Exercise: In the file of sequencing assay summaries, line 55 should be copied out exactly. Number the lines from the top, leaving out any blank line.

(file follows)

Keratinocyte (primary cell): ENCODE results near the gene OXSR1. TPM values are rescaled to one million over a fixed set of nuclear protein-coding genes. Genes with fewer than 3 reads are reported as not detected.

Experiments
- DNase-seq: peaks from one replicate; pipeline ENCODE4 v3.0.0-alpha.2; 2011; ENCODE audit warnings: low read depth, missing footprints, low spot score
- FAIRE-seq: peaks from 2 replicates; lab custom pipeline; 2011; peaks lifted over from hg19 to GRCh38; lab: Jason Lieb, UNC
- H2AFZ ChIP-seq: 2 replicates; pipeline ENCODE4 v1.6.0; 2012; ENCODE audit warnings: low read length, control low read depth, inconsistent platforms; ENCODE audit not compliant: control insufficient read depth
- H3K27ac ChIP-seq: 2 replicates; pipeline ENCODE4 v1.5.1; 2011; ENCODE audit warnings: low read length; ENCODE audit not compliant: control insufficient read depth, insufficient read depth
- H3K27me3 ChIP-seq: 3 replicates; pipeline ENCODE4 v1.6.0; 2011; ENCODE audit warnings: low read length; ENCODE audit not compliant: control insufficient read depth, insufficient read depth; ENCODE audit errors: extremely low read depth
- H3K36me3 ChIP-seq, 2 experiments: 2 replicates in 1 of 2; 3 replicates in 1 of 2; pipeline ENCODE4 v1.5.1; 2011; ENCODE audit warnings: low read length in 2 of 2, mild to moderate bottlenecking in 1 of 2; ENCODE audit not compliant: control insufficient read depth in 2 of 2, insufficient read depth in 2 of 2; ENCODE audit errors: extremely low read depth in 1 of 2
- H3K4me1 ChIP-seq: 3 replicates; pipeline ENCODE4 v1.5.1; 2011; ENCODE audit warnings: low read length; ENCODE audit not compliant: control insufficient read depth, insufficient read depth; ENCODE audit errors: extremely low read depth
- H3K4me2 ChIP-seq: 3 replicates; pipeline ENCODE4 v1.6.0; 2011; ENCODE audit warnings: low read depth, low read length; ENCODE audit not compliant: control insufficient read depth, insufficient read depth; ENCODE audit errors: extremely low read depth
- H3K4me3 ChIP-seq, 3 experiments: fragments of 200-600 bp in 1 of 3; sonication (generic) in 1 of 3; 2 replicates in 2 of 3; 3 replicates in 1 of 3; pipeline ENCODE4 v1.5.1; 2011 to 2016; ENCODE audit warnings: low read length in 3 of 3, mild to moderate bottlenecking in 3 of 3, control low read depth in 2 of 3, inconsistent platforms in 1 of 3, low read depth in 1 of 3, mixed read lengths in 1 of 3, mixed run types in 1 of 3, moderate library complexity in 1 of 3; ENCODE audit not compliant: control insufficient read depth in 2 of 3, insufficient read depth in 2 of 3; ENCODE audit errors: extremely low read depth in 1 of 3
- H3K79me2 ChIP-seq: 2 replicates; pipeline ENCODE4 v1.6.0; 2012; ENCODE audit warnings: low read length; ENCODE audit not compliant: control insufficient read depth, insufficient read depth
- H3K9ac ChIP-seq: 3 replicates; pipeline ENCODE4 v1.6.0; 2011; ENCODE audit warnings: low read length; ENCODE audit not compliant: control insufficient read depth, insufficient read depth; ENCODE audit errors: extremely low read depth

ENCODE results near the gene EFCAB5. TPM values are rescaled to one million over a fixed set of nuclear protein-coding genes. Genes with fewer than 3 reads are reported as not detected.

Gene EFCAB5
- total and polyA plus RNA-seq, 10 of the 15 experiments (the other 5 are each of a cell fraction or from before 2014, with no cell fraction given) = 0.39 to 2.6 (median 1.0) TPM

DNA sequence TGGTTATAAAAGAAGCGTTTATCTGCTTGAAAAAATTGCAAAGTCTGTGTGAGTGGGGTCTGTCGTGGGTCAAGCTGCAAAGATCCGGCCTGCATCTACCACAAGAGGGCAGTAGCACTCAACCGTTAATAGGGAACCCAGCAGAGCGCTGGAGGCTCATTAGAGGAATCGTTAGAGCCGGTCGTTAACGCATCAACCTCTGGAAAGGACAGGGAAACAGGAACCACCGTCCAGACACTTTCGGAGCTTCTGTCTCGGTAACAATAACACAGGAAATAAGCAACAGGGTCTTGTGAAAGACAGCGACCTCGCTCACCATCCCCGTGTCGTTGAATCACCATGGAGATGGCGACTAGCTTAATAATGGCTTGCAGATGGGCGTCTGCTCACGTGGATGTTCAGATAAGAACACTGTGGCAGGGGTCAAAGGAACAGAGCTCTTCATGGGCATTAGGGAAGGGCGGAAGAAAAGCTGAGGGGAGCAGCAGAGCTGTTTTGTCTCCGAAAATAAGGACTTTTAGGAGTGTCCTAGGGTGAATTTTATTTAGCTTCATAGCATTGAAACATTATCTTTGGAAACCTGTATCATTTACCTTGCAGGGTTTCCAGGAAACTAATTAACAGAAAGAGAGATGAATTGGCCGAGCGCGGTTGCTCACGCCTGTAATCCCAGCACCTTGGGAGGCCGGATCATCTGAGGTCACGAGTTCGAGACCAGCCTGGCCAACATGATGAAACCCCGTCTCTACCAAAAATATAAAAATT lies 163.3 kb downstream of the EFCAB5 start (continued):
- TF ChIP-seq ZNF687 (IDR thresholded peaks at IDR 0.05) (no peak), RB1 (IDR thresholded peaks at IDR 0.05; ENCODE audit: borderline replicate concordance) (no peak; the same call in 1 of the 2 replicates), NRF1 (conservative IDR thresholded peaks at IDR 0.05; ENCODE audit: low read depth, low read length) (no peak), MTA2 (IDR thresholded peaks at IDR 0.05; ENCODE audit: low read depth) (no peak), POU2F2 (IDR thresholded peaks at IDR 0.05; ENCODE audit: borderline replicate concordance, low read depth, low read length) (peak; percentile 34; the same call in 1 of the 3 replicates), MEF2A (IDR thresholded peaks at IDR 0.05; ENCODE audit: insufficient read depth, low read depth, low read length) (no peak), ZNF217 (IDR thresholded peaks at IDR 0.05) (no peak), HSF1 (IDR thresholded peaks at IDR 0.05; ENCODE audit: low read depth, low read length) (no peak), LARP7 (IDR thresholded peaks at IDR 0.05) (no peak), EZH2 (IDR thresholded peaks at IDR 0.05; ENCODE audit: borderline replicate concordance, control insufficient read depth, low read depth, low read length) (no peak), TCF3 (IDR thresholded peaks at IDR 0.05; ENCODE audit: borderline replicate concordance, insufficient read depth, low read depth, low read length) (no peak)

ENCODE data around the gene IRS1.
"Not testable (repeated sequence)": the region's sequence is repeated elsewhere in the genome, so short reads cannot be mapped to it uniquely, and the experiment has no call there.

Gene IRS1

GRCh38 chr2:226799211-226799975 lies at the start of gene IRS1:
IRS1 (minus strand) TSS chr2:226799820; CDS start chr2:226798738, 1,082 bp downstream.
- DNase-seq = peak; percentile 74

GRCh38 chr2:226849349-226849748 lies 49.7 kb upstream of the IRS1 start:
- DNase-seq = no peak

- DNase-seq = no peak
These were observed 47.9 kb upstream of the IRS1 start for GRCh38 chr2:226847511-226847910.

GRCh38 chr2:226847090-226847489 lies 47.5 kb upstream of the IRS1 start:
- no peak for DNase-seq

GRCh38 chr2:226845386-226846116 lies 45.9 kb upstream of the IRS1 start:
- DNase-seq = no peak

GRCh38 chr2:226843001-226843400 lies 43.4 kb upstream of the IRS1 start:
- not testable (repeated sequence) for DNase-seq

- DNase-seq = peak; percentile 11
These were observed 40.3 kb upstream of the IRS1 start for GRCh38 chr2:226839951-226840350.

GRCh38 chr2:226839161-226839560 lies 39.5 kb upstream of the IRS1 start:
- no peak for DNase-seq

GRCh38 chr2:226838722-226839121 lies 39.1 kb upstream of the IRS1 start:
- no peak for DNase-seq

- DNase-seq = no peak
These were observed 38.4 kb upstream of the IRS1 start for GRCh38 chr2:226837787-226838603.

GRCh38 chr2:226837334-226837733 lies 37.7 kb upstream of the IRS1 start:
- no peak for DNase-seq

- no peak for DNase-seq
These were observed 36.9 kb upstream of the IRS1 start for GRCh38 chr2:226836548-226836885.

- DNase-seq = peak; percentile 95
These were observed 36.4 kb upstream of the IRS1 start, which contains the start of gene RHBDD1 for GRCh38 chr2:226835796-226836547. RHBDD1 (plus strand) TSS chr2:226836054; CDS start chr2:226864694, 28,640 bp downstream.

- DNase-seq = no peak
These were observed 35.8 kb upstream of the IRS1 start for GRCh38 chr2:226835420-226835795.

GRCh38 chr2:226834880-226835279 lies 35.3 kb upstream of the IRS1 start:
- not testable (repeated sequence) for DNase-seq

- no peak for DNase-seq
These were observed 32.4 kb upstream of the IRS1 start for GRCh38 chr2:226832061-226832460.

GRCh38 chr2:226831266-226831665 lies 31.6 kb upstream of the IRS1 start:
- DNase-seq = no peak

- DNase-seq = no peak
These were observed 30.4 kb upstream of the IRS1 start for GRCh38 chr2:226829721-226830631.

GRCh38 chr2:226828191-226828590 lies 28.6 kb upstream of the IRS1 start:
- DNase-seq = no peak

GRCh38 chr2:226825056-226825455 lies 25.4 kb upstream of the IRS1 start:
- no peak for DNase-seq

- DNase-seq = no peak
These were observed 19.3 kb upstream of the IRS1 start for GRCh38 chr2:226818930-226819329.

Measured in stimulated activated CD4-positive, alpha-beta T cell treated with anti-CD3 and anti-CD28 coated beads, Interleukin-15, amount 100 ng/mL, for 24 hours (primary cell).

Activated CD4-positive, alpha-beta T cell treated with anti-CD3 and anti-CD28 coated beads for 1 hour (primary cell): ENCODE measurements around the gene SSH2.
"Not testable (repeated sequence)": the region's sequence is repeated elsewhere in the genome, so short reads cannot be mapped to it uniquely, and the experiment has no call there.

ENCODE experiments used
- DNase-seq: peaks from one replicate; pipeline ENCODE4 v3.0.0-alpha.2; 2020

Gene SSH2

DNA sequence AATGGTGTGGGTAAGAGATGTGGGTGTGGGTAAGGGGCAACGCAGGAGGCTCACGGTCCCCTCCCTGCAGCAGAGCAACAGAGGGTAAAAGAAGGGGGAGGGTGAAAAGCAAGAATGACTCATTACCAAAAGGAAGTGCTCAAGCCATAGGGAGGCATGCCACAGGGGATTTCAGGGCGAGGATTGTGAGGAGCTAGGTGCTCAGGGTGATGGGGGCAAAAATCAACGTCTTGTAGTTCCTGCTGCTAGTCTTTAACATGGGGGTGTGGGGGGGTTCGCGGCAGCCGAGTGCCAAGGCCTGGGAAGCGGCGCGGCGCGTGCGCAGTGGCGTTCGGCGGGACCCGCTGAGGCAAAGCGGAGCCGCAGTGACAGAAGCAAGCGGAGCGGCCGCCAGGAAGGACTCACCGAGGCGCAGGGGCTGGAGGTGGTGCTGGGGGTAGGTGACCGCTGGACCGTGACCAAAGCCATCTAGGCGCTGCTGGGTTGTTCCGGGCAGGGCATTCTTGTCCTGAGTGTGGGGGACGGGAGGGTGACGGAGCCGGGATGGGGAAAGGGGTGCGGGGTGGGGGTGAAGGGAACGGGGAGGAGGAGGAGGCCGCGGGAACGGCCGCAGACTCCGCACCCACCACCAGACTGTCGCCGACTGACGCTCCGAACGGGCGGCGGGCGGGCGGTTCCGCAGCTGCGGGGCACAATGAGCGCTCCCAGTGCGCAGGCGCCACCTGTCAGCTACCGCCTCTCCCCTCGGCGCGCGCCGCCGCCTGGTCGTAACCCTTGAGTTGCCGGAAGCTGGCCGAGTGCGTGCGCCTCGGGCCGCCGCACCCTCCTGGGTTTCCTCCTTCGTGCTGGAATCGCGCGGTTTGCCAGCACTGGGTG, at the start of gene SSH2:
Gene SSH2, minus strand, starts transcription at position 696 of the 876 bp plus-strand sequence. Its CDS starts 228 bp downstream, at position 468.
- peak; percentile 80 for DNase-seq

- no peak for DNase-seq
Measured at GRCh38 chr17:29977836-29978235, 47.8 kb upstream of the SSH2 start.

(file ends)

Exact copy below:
GRCh38 chr2:226831266-226831665 lies 31.6 kb upstream of the IRS1 start: